I have an example that perfectly illustrates this point. We worked with a family where the father had an account in NY held in joint name with his oldest son –his true intention was for all his children to become the owners of the account after his death, but the others were minors at the time the account was set up.  When the father died, the son wanted to do the right thing and share with his sibling–but discovered that under the law of his tax residence, he would be making a very expensive taxable gift to his brothers and sisters if he followed his father’s intentions. 

 

DF: With regards to trusts, you may have multiple trusts holding different assets classes. If so, do the trusts have overlapping provisions?  You should make sure that you have not unintentionally duplicated provisions for any beneficiary. On the opposite end, you may have inadvertently left out of those provisions a given beneficiary or asset class. So it is important to make sure that your trust documents reflect your intentions.

 

CC: Multiple trusts can be tricky, and you need to make sure the provisions in the trust match the types of assets you will put in the trust.  For example, we worked with one client who wanted his children to receive a certain amount of cash per year for their living expenses, and larger amounts when they reached certain ages – but the trust was going to be funded with shares of an operating company that did not typically pay dividends. When discussing the trust provisions, and knowing the asset the client was contributing, we were able to avoid a situation where the law governing the trust required the trustee to somehow generate income from an illiquid asset, in order to comply with the terms of the trust.

 

DF: Another important consideration is whether or not your estate is subject to any inheritance or estate tax on assets located in a specific country. If so, you may need to think about how these taxes will be paid – what is the source of the funds? Will the person who inherits something illiquid, like a business or real estate have funds to pay the taxes, or will someone else’s inheritance be reduced, and is that fair? For example, I remember the case of a family that had a very significant part of their wealth invested in real estate in Madrid, Spain, and other illiquid assets. Their children, who resided in Spain, had to reach to their own pockets to come up with the liquidity needed to pay for the inheritance taxes, which was not ideal.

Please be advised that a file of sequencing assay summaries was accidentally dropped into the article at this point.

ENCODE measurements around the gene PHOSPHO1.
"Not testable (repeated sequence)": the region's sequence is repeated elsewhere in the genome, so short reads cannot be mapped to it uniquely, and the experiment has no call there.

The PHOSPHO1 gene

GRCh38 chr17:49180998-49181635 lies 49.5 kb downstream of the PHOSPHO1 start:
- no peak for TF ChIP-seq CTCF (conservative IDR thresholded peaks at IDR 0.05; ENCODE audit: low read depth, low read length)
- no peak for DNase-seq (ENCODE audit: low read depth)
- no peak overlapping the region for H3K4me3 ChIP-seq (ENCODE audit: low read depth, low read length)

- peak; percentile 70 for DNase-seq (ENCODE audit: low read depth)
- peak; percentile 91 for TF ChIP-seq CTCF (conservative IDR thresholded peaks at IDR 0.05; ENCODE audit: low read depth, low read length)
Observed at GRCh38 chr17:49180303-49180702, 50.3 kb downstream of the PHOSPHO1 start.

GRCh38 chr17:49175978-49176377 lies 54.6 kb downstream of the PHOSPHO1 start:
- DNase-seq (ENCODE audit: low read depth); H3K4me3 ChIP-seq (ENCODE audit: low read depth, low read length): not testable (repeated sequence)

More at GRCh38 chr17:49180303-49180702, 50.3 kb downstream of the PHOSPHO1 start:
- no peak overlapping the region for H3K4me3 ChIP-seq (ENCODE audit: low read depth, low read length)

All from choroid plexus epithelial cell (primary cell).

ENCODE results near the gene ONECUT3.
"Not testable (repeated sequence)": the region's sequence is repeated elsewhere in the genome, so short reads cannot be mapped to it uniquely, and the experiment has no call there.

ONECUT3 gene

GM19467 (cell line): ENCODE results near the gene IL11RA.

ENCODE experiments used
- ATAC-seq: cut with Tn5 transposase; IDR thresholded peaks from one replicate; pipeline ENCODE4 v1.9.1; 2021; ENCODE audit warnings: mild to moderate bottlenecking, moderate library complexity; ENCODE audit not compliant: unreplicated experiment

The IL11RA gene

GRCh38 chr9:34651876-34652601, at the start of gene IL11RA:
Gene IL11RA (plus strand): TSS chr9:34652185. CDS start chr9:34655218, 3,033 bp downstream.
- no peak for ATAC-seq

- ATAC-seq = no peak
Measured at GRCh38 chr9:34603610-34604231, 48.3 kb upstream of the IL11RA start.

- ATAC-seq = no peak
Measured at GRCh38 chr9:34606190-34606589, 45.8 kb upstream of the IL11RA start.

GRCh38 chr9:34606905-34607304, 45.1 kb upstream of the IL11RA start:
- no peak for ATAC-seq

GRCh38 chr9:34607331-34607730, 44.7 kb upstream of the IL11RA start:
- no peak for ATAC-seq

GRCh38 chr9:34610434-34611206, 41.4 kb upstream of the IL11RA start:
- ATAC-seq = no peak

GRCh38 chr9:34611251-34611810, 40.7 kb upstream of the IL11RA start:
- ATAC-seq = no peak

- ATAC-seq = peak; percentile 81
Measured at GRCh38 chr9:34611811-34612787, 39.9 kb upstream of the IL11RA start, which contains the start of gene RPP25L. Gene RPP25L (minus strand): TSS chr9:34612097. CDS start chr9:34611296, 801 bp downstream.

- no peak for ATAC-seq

DF: A typical way of dealing with the liquidity needs for death taxes is buying life insurance, so that your children may have access to expedite liquidity to cover the taxes.

 

DF: You should not only consider liquidity needs for payment of eventual death taxes, but also consider your family needs: will anyone in your family have an immediate need for cash or other liquidity, and if so, where will it come from? From a local or offshore account, and does your way of owning it does it allow for immediate access.

 

CC: Speaking of liquidity, for any loans you have in place, your death may lead to a need to restructure the loan, or have it repaid.  Sometimes there can be a mismatch between the borrower and the pledger. 

 

CC: For example, a client’s local business took a loan to handle cash flow issues, and the client used his offshore trust portfolio to collateralize the loan.  In his local will, he was leaving the shares of the business to one child who worked for the company and was his successor, and planned to equalize the inheritance by leaving the offshore trust portfolio to his other child.  The potential problem is that if the collateral is used to repay the loan after the client’s death, one child inherits the company free of any debt, and the other child inherits a portfolio reduced by the debt pay off –not the fair disposition the client intends.